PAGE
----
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Shooting in aperture priority mode on your dslr

Aperture priority mode (seen as av on canon and a on nikon) allows you to have full control of your aperture settings whilst leaving you camera to set the shutter speed for correct exposure.

What is aperture?

Photography is all about light. Without light there is no photo.
Aperture is one of the pillars of photography that help control this light (or exposure) – the other 2 being ISO and shutter speed (more about them later!)

Simply put, aperture is a hole within a lens through which light travels into the camera body. It opens to let in more light and closes to let in less light. The size of the hole is expressed in f-stops. A smaller f number means a larger hole and a larger f number means a smaller hole. Sound confusing? The diagram below will make it clearer.

aperture

The size of the circle represents the size of the lens aperture – the larger the f-number, the smaller the aperture

Why does this matter and how can it change what your picture looks like?

An important thng to remember is that the size of the aperture will have a direct effect on the depth of field (DoF) which is the area of the image that appears sharp. A large f-number such as f16 (which means a smaller aperture) will bring everything in both the foreground and background of you photo into focus whereas a small f- number such as f1.8 will make the objects in the foreground sharp and the background blurry (often refered to as the bokeh)

IMG_2382

f1.8

IMG_2381

f11

Summary: Large aperture, background out of focus; small aperture, everything in focus. (Large aperture = smaller f-number, small aperture = larger f-number).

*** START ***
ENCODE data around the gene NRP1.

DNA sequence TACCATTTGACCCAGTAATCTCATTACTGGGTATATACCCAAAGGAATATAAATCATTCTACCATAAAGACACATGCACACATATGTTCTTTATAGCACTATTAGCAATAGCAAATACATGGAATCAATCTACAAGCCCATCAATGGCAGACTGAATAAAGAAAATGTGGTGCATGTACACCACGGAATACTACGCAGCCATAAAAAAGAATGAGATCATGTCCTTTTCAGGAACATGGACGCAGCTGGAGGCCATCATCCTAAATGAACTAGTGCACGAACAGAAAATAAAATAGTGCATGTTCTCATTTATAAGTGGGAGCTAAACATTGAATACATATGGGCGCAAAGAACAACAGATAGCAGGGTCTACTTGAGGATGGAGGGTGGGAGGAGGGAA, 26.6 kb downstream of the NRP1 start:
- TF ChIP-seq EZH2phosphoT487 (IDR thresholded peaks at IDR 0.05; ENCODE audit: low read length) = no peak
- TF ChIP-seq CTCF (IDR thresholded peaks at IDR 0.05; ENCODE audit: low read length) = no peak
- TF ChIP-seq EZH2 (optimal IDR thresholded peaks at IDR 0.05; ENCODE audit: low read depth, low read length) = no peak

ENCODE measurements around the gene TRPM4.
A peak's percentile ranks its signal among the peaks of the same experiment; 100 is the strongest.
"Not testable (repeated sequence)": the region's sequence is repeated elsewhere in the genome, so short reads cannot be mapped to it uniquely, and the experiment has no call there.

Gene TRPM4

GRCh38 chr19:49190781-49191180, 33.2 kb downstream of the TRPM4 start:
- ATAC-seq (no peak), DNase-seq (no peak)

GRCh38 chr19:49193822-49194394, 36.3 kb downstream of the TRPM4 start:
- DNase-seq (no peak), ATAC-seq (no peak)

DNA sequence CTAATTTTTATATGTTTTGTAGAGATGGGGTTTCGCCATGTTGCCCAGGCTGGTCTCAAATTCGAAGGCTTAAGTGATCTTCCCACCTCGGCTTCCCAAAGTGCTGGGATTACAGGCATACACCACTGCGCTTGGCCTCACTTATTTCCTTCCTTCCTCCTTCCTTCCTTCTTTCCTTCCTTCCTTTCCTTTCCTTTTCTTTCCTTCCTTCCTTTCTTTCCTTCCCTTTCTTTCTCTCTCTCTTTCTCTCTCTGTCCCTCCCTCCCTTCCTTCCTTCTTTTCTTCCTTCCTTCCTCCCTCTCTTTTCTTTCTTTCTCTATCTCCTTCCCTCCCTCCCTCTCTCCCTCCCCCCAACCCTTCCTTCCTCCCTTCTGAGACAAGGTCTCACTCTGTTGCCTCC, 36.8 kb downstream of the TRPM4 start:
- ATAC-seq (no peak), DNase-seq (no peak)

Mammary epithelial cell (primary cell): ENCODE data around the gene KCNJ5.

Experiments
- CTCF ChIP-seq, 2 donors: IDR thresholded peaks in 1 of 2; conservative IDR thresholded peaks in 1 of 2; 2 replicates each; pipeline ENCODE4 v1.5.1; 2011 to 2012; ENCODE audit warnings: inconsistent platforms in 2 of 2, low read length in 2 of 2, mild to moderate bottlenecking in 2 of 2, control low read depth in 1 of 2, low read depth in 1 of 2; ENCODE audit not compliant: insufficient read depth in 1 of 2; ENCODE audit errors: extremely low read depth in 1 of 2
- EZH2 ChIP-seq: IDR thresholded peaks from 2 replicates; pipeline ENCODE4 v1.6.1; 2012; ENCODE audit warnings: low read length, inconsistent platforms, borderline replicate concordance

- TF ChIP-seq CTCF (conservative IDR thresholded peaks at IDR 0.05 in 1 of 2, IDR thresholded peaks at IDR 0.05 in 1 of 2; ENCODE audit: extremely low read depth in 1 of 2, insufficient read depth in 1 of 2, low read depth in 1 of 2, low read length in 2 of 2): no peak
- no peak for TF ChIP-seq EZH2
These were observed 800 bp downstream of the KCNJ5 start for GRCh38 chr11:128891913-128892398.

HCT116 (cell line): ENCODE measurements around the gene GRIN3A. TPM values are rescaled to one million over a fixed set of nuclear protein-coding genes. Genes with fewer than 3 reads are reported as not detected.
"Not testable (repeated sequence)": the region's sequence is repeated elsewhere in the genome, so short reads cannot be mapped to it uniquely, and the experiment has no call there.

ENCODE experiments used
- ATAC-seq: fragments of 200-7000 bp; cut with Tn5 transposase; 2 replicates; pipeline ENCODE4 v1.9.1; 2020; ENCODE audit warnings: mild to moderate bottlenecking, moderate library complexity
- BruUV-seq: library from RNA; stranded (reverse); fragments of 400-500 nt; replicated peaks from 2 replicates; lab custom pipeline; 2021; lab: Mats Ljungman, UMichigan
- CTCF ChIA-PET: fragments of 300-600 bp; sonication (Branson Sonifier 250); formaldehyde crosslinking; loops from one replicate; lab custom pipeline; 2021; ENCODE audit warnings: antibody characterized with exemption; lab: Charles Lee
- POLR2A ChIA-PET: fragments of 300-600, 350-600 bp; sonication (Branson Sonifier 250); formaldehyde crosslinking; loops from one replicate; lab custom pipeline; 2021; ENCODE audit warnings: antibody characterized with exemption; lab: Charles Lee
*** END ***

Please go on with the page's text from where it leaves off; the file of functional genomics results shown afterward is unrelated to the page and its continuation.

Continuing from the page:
When should I use aperture mode?
As a portrait photographer I almost always use the aperture priority mode as I want to control DoF as my top priority making my subjects standout against their background.
For photos of one person I choose a large aperture like f2.8 or f1.8 and focus on my subject’s eyes. This way the most important part of the photo is in focus and everything else behind is blurred. If I’m taking a photo of more than one person I choose a smaller aperture like 5.6 to ensure everyone is in focus and when I want maximum detail and sharpness in all parts of the picture I’ll be looking at f11 or smaller.

How do I work the Aperture Mode on my camera?

AV2 menu

When in the camera’s menu you can change your f-stop and your shutter speed will change accordingly. The maximum size aperture achievable depends on what lens you are using. The standard lens which comes with your camera is normally the 18-55mm lens and the largest aperture this provides is f3.5. Other ‘faster’ lens’ can go as large as f1.4 but lens discussion is for another day!

NB Photography is a constant balancing act between the 3 pillars of exposure – aperture, shutter speed and ISO. Even though your camera sets the shutter speed for you in aperture priority mode it may not be the best speed for the light you are shooting in. You can adjust this speed by changing the ISO to ensure perfect exposure for your particular setting.

Next week’s subject will be Understanding ISO sensitivity ….

TASK

Want to put your av mode into practise? Try placing different subjects in front of each other like my pictures above, play around with your f-stops and see the difference for yourself!